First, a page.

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Commentary: Are we ready to send our children back to pre-school?

Parents find themselves caught between a rock and a hard place as younger pre-school children return to school, says June Yong.

Commentary: Are we ready to send our children back to pre-school?

The seating arrangement in a classroom at Star Learners. (Photo: Anne-Marie Lim)

SINGAPORE: Come Monday (Jun 8), younger pre-school children are set to return to school, following the heels of their kindergarten 1 and 2 seniors who resumed classes this week.

However, this may be easier said than done as parents of these younger ones find themselves caught between a rock and a hard place.

Up until recently, pre-school-linked COVID-19 cases were still emerging.

After the initial celebratory moment when partial and staggered school re-opening was announced, the unspoken question of how to keep our children safe flooded our minds.

READ: Commentary: Don’t expect your kids to return to school seamlessly

There are competing factors at play. On one hand, parents would love to reclaim some personal time, even if it’s just for three hours a day.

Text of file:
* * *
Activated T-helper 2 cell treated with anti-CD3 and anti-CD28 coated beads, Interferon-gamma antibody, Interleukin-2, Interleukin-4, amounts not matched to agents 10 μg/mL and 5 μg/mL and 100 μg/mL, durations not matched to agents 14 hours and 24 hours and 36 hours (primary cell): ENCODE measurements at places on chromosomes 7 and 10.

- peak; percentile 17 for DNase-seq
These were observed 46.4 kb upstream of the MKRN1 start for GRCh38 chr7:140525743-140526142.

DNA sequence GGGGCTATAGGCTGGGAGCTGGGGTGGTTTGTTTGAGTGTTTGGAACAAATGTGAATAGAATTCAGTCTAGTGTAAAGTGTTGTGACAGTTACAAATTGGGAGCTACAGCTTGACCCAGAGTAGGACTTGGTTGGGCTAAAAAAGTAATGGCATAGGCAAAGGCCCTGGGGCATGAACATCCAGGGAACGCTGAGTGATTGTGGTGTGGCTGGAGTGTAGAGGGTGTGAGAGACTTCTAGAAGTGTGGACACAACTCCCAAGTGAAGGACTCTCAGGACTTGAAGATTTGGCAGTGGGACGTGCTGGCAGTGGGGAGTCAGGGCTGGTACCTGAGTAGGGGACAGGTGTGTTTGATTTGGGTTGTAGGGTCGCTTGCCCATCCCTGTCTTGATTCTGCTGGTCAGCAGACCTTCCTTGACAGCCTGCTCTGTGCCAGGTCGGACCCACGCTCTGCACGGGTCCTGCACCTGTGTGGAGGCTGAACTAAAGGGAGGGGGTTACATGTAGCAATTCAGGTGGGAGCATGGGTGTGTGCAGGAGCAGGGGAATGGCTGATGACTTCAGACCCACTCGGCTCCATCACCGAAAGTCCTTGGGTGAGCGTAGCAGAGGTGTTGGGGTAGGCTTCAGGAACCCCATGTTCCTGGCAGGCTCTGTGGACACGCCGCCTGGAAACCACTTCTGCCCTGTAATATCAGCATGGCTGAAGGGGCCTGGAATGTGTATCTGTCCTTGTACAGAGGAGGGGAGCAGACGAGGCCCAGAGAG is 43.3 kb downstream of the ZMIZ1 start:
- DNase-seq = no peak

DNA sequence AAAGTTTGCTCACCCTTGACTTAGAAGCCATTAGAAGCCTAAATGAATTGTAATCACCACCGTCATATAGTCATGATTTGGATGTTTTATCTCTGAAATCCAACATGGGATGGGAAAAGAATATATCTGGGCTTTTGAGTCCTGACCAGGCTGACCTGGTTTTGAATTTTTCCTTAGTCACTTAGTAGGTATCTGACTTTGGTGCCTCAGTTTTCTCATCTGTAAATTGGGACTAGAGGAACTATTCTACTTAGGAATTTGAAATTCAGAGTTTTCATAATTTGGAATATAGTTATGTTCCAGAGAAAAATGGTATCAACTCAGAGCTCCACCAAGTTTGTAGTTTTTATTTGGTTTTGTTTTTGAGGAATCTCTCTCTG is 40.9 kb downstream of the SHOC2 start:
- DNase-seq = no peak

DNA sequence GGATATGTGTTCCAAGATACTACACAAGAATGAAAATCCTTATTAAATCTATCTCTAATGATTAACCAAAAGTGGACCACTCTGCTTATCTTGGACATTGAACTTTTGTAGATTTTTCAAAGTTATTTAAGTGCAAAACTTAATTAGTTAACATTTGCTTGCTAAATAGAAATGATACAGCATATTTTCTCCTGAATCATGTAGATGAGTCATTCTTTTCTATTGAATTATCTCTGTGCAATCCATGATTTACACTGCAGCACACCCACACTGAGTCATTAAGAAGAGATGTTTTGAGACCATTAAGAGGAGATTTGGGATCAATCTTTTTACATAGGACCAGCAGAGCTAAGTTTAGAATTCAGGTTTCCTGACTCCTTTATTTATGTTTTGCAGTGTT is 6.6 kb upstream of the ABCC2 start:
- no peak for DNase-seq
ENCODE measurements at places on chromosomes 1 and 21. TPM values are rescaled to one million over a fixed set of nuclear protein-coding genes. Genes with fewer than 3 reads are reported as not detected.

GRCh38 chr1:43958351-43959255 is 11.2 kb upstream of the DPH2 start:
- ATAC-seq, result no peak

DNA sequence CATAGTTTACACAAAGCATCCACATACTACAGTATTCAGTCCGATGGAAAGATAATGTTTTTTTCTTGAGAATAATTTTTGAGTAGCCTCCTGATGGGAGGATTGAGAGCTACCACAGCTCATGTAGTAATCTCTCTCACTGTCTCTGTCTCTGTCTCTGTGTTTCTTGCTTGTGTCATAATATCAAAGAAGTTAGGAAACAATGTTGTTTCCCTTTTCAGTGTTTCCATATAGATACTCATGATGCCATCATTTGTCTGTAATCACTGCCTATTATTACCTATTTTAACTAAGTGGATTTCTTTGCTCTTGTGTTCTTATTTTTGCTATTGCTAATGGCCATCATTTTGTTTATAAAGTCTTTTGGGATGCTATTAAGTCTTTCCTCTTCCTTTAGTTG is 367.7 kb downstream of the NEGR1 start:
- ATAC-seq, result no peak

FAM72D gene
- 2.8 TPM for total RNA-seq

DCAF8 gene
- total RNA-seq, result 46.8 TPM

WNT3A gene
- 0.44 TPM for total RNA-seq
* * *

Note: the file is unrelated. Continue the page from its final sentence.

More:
On the other hand, the safety of our offspring cannot be ignored even if pre-schools are going the extra mile to assure us that all precautions have been taken.

Getting our kids to adhere to these social distancing measures is another consideration. How many two or three-year olds can have a mask on their faces for three hours or more?

Parents have their work cut out for them in getting their kids social distance-ready for school.


In the first few hours of the news breaking that circuit breaker will be ending and schools re-opened, many parents were busy texting friends and fellow parents, checking to see what everyone’s plans were.

Some also started shopping for child-sized disposable masks and face shields online.

The outdoor playground at Pat's Schoolhouse @ Claymore. (Photo: Anne-Marie Lim)

There are also parents who are adopting a more cautious, wait-and-see approach.

A friend whose child in Nursery 2 (N2) has a pre-existing heart condition, will not be sending him to school.

READ: Commentary: Don't stress over your kids' education this circuit breaker. There are other ways they are learning

She has calculated the risks and rewards involved and figured that it will not be worthwhile.

Some parents will similarly choose to opt out of school for now, which is understandable given that there is less academic learning at stake for younger pre-schoolers.

However, she acknowledged that it will be a matter of time, and the final decision of when to resume school will be dependent on the number of community cases and the peace of mind from knowing what the pre-school is doing to maintain safe distancing measures.

She elaborated: “Knowing that the school has a plan that is communicated well and implemented effectively helps.”